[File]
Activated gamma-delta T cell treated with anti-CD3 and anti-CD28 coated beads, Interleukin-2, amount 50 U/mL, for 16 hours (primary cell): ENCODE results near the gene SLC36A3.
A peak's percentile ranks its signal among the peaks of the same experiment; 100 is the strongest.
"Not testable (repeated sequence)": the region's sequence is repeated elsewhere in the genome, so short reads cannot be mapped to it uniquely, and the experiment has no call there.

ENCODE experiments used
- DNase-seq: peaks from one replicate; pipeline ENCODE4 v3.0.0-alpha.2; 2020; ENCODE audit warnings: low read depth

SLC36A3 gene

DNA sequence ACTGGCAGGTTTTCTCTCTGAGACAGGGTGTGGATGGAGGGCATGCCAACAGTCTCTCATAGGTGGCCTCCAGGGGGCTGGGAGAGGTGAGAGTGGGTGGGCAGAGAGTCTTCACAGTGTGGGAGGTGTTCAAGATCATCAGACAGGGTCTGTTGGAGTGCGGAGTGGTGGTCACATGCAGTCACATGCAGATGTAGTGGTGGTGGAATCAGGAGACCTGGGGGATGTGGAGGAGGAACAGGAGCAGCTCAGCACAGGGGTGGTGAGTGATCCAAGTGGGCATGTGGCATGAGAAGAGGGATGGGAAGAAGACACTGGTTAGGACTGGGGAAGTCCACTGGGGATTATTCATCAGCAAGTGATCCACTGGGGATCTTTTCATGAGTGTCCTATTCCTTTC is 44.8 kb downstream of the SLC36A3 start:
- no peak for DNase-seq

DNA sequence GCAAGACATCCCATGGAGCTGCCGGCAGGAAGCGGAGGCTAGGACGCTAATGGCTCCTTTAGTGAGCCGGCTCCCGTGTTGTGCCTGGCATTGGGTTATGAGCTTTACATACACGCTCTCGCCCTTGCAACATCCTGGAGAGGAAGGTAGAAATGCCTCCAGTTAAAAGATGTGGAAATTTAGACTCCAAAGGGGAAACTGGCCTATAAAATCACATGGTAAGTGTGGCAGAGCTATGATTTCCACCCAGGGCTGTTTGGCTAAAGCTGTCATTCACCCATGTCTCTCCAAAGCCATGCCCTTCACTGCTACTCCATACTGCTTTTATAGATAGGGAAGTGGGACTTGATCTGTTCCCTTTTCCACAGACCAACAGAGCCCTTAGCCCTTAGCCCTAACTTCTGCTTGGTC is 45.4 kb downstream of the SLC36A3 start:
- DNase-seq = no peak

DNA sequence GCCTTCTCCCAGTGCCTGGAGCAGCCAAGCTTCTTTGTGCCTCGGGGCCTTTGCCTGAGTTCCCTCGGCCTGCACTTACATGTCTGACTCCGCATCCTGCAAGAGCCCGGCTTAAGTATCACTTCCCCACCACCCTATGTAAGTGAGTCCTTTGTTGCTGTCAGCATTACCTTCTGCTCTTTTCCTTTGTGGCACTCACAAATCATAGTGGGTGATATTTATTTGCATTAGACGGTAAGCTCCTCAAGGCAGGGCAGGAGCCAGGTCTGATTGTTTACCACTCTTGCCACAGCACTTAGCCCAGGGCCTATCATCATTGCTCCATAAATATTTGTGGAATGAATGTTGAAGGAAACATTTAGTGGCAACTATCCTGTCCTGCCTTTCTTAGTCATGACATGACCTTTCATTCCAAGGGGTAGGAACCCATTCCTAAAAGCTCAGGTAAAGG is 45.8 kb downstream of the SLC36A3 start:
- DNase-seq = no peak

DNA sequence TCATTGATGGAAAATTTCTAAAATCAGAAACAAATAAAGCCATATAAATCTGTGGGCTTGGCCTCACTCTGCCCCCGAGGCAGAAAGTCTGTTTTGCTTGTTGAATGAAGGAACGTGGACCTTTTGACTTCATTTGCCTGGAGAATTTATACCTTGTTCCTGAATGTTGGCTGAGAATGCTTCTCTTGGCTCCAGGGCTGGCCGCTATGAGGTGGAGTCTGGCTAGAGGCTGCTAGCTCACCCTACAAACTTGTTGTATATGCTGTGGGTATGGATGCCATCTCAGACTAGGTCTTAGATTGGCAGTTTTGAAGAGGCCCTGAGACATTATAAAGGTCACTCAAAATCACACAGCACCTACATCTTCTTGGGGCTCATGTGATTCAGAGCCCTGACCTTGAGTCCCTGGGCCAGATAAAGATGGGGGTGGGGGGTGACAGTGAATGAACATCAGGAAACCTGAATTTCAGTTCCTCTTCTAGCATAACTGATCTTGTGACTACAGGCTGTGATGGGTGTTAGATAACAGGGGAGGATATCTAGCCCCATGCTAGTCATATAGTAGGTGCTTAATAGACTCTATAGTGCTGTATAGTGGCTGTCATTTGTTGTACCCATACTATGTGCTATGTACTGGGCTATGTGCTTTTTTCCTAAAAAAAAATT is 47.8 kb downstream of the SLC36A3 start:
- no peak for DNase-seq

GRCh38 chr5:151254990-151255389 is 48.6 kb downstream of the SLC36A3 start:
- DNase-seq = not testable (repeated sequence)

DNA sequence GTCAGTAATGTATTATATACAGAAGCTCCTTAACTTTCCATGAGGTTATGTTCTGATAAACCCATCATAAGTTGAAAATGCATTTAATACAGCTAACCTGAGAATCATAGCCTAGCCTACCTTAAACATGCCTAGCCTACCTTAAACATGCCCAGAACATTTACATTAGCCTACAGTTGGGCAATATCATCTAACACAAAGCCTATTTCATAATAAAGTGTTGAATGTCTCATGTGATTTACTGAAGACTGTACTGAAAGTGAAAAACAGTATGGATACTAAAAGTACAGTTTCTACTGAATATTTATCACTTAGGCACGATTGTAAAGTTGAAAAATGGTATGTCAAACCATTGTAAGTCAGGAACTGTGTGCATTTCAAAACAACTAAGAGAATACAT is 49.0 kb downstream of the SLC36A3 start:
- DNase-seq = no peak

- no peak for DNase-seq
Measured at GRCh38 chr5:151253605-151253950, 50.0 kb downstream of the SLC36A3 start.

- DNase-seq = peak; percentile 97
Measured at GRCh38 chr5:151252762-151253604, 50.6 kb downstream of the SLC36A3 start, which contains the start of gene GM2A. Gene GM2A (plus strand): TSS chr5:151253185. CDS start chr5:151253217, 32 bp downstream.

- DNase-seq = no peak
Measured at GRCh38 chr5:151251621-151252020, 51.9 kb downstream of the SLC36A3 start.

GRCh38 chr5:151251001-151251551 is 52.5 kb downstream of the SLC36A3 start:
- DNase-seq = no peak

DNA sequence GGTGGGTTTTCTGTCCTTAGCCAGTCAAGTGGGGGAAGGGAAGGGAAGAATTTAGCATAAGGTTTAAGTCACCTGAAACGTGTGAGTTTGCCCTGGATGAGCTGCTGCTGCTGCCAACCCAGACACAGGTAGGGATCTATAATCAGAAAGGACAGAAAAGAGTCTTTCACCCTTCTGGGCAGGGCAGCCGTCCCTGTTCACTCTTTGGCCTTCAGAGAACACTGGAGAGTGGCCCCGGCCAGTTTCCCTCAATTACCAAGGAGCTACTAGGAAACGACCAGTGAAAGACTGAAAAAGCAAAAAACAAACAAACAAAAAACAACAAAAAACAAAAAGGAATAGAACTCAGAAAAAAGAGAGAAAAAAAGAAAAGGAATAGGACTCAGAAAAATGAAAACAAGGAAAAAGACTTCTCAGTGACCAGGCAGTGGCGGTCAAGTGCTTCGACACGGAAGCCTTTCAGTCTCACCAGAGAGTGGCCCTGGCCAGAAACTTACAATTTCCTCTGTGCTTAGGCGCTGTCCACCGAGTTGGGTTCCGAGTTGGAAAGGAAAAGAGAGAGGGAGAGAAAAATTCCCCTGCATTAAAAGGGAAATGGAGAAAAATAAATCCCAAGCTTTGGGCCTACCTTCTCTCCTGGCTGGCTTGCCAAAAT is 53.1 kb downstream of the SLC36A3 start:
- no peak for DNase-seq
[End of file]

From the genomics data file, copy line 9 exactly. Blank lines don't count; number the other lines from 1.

DNA sequence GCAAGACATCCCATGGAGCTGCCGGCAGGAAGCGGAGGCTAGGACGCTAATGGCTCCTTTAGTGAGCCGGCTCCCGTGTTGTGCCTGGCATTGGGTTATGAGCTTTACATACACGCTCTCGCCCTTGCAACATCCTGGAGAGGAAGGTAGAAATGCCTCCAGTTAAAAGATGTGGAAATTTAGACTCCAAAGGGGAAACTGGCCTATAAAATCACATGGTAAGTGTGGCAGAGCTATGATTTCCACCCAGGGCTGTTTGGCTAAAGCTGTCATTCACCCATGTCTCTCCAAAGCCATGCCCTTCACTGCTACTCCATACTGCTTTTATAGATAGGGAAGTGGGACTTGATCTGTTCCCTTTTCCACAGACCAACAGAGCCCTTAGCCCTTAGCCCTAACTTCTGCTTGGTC is 45.4 kb downstream of the SLC36A3 start: